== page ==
Maoists deny hand in destruction of ancient Ganesha idol; Cops have  their doubts

The secretary of the south sub-zonal bureau of CPI (Maoist), Ganesh  Uike, blamed the Bastar police for falsely accusing the rebels behind the destruction of the idol.
Image showing Ganesha idol. (EPS)
Image showing Ganesha idol. (EPS)

RAIPUR: Two weeks after a 1000-year-old Ganesha idol was toppled from the Dholkal hilltop in the restive Dantewada district, the outlawed CPI  (Maoist) has denied their involvement in the issue in a statement released on Sunday.

The secretary of the south sub-zonal bureau of CPI (Maoist), Ganesh  Uike, blamed the Bastar police for "falsely accusing" the rebels behind the destruction of the idol.

“It’s a conspiracy by the police to defame the Maoists. They had deliberately carried out a malicious campaign against us in the media.  The CPI (Maoist) respects the religious beliefs of people and never engage in such atrocious acts,” Uike said in the press release.

The police, however, stand by their claims. “The investigation will reveal the truth”, Dantewada superintendent of police, Kamal Lochan Kashyap told Express.

The police had blamed the Maoists for attempting to destroy the Ganesha idol. “After visiting the spot, we were absolutely sure that such a  misdeed (sic) is the handiwork of left-wing extremists. The rebels were seemingly worried owing to the tourists and visitors in increasingly number (sic) visiting the picturesque spot and praying there. The region happens to be their stronghold", Kashyap said.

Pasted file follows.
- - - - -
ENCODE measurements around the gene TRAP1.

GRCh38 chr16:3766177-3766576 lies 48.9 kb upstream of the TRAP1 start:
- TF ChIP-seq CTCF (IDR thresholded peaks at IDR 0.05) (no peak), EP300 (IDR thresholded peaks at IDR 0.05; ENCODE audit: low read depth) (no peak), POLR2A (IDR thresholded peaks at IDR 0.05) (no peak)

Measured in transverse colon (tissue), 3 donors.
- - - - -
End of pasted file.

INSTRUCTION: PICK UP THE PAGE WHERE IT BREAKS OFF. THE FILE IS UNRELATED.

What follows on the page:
Earlier, the Ganesha idol—a 4-feet high stone statue, weighing around  500 kg— was found toppled from a height of about 300 feet. Noted archaeologist Arun Sharma says it is prudent not to jump to a conclusion as to who was responsible for the sabotage.  "Let the investigation be completed. There could possibly be another reason for the 11th  century-old idol felling (sic) from such a height", Sharma said.

The Dantewada collector Saurabh Kumar also preferred not to outrightly hold the rebels accountable. “It’s really difficult to ensure security in that area during the night— the region being highly inhospitable,  densely forested and being the epicentre of Maoists. If the rebels had vandalised the idol, they can easily do it again after we restored it,”  Kumar told TNIE.

The archaeological team and the conservationists collected 18 big pieces ones of the idol along with various smaller ones. “As per the wishes of the local villagers we decided to restore the idol to its previous spot under the supervision of archaeologist Arun Sharma. The village youths have assured us of safeguarding the Ganesha idol,” the director of state archaeological department Ashutosh Mishra said. The idol was assembled and placed to the original spot on February 4. 

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